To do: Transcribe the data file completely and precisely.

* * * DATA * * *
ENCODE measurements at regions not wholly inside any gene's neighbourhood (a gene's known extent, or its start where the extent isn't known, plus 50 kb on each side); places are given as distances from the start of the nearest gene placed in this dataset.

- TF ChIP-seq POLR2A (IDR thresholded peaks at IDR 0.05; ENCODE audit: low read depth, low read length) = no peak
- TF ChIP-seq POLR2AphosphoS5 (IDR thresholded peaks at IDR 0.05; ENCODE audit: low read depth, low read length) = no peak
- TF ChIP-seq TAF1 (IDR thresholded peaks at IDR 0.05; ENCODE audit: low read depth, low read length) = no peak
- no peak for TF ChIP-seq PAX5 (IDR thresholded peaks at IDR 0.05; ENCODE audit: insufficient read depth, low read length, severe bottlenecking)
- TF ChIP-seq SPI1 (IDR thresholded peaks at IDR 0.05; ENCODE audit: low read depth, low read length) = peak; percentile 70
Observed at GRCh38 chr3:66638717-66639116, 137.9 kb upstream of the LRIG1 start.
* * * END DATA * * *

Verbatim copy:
ENCODE measurements at regions not wholly inside any gene's neighbourhood (a gene's known extent, or its start where the extent isn't known, plus 50 kb on each side); places are given as distances from the start of the nearest gene placed in this dataset.

- TF ChIP-seq POLR2A (IDR thresholded peaks at IDR 0.05; ENCODE audit: low read depth, low read length) = no peak
- TF ChIP-seq POLR2AphosphoS5 (IDR thresholded peaks at IDR 0.05; ENCODE audit: low read depth, low read length) = no peak
- TF ChIP-seq TAF1 (IDR thresholded peaks at IDR 0.05; ENCODE audit: low read depth, low read length) = no peak
- no peak for TF ChIP-seq PAX5 (IDR thresholded peaks at IDR 0.05; ENCODE audit: insufficient read depth, low read length, severe bottlenecking)
- TF ChIP-seq SPI1 (IDR thresholded peaks at IDR 0.05; ENCODE audit: low read depth, low read length) = peak; percentile 70
Observed at GRCh38 chr3:66638717-66639116, 137.9 kb upstream of the LRIG1 start.